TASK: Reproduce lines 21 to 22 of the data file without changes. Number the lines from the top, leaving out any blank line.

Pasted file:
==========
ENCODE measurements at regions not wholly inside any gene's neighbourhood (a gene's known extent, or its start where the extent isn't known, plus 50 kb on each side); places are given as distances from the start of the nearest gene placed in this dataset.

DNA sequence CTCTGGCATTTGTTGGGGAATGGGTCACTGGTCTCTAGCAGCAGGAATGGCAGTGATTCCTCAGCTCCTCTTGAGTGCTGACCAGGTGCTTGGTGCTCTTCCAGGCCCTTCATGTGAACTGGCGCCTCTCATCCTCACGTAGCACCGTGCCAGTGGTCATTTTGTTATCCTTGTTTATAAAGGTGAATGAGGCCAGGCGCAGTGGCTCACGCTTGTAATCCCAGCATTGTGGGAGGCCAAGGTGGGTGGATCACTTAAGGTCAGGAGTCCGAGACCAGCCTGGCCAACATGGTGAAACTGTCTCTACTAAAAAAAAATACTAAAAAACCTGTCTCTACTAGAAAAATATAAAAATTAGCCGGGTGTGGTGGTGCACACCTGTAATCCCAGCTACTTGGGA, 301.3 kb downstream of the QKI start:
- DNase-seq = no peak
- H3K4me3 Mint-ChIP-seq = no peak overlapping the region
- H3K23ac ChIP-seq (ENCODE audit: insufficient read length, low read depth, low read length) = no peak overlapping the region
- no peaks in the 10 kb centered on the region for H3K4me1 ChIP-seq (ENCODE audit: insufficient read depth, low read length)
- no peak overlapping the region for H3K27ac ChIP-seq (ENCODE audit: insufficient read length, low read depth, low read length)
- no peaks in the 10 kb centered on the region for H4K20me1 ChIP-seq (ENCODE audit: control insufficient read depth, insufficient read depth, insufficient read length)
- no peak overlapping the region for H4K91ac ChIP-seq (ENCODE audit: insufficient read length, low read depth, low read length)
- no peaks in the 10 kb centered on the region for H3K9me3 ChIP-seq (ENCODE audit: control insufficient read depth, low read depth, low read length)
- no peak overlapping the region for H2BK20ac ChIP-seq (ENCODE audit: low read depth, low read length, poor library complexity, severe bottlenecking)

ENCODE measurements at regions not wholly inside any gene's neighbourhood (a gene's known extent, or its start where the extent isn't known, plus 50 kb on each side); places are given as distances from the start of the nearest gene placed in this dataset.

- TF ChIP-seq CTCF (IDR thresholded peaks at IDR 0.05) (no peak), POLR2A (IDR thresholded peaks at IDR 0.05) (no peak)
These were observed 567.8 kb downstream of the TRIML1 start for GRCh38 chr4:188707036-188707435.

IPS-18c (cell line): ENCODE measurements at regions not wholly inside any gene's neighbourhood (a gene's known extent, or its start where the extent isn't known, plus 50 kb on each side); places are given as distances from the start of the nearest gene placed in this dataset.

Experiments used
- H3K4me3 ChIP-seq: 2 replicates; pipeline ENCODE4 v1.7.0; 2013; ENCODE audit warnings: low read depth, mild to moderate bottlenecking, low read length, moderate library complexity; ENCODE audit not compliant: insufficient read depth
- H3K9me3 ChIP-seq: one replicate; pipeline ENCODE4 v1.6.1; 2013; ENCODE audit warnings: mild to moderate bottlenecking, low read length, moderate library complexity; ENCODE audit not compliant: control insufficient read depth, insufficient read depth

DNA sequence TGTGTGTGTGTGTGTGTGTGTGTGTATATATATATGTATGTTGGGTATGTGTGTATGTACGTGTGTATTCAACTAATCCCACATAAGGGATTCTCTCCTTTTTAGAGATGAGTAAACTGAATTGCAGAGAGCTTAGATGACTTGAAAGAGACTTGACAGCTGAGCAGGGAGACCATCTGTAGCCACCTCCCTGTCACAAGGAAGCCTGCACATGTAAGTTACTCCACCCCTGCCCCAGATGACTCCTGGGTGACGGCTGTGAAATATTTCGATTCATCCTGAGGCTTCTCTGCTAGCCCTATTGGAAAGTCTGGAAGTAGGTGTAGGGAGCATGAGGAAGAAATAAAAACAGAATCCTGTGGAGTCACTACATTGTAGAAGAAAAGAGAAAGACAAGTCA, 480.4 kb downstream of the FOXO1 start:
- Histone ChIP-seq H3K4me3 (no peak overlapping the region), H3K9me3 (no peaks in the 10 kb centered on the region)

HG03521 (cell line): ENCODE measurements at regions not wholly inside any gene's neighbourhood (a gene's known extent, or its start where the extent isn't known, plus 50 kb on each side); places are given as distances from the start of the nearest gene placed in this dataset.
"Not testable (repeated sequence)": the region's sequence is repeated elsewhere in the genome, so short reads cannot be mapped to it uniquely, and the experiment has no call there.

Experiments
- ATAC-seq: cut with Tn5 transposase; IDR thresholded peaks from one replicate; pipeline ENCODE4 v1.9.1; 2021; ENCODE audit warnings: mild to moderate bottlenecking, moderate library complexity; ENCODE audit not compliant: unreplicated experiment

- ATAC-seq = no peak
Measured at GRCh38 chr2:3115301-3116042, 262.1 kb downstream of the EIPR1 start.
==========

HG03521 (cell line): ENCODE measurements at regions not wholly inside any gene's neighbourhood (a gene's known extent, or its start where the extent isn't known, plus 50 kb on each side); places are given as distances from the start of the nearest gene placed in this dataset.
"Not testable (repeated sequence)": the region's sequence is repeated elsewhere in the genome, so short reads cannot be mapped to it uniquely, and the experiment has no call there.